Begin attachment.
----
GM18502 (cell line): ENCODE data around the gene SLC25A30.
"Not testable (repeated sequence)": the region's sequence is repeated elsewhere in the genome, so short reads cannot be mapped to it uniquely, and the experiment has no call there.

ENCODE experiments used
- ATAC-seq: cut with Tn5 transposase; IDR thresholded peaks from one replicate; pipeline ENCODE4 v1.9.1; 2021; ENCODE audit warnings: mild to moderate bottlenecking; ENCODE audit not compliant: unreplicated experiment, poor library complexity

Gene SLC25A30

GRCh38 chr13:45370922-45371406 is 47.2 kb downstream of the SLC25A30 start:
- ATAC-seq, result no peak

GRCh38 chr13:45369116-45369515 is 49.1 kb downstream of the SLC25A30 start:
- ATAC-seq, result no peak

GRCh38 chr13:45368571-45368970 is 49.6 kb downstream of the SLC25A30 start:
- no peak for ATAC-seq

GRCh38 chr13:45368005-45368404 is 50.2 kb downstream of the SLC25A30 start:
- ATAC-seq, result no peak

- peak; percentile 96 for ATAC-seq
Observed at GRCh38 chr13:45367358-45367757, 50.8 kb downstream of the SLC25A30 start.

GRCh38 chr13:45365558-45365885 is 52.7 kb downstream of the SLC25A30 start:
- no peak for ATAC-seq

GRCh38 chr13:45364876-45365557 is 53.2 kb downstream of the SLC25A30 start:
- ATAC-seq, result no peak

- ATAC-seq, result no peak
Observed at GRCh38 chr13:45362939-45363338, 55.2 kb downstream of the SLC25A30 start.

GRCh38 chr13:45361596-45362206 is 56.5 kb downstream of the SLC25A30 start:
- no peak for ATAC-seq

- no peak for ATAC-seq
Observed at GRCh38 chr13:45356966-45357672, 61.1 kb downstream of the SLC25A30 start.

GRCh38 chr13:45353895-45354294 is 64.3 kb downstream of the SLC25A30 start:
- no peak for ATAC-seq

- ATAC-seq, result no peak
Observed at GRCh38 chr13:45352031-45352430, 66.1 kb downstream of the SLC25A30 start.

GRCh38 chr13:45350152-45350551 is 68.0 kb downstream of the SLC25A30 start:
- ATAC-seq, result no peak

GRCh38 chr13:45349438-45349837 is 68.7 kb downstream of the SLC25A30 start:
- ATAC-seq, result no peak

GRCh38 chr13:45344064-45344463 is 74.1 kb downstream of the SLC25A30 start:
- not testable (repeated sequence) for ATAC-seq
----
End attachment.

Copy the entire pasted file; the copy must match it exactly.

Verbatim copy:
GM18502 (cell line): ENCODE data around the gene SLC25A30.
"Not testable (repeated sequence)": the region's sequence is repeated elsewhere in the genome, so short reads cannot be mapped to it uniquely, and the experiment has no call there.

ENCODE experiments used
- ATAC-seq: cut with Tn5 transposase; IDR thresholded peaks from one replicate; pipeline ENCODE4 v1.9.1; 2021; ENCODE audit warnings: mild to moderate bottlenecking; ENCODE audit not compliant: unreplicated experiment, poor library complexity

Gene SLC25A30

GRCh38 chr13:45370922-45371406 is 47.2 kb downstream of the SLC25A30 start:
- ATAC-seq, result no peak

GRCh38 chr13:45369116-45369515 is 49.1 kb downstream of the SLC25A30 start:
- ATAC-seq, result no peak

GRCh38 chr13:45368571-45368970 is 49.6 kb downstream of the SLC25A30 start:
- no peak for ATAC-seq

GRCh38 chr13:45368005-45368404 is 50.2 kb downstream of the SLC25A30 start:
- ATAC-seq, result no peak

- peak; percentile 96 for ATAC-seq
Observed at GRCh38 chr13:45367358-45367757, 50.8 kb downstream of the SLC25A30 start.

GRCh38 chr13:45365558-45365885 is 52.7 kb downstream of the SLC25A30 start:
- no peak for ATAC-seq

GRCh38 chr13:45364876-45365557 is 53.2 kb downstream of the SLC25A30 start:
- ATAC-seq, result no peak

- ATAC-seq, result no peak
Observed at GRCh38 chr13:45362939-45363338, 55.2 kb downstream of the SLC25A30 start.

GRCh38 chr13:45361596-45362206 is 56.5 kb downstream of the SLC25A30 start:
- no peak for ATAC-seq

- no peak for ATAC-seq
Observed at GRCh38 chr13:45356966-45357672, 61.1 kb downstream of the SLC25A30 start.

GRCh38 chr13:45353895-45354294 is 64.3 kb downstream of the SLC25A30 start:
- no peak for ATAC-seq

- ATAC-seq, result no peak
Observed at GRCh38 chr13:45352031-45352430, 66.1 kb downstream of the SLC25A30 start.

GRCh38 chr13:45350152-45350551 is 68.0 kb downstream of the SLC25A30 start:
- ATAC-seq, result no peak

GRCh38 chr13:45349438-45349837 is 68.7 kb downstream of the SLC25A30 start:
- ATAC-seq, result no peak

GRCh38 chr13:45344064-45344463 is 74.1 kb downstream of the SLC25A30 start:
- not testable (repeated sequence) for ATAC-seq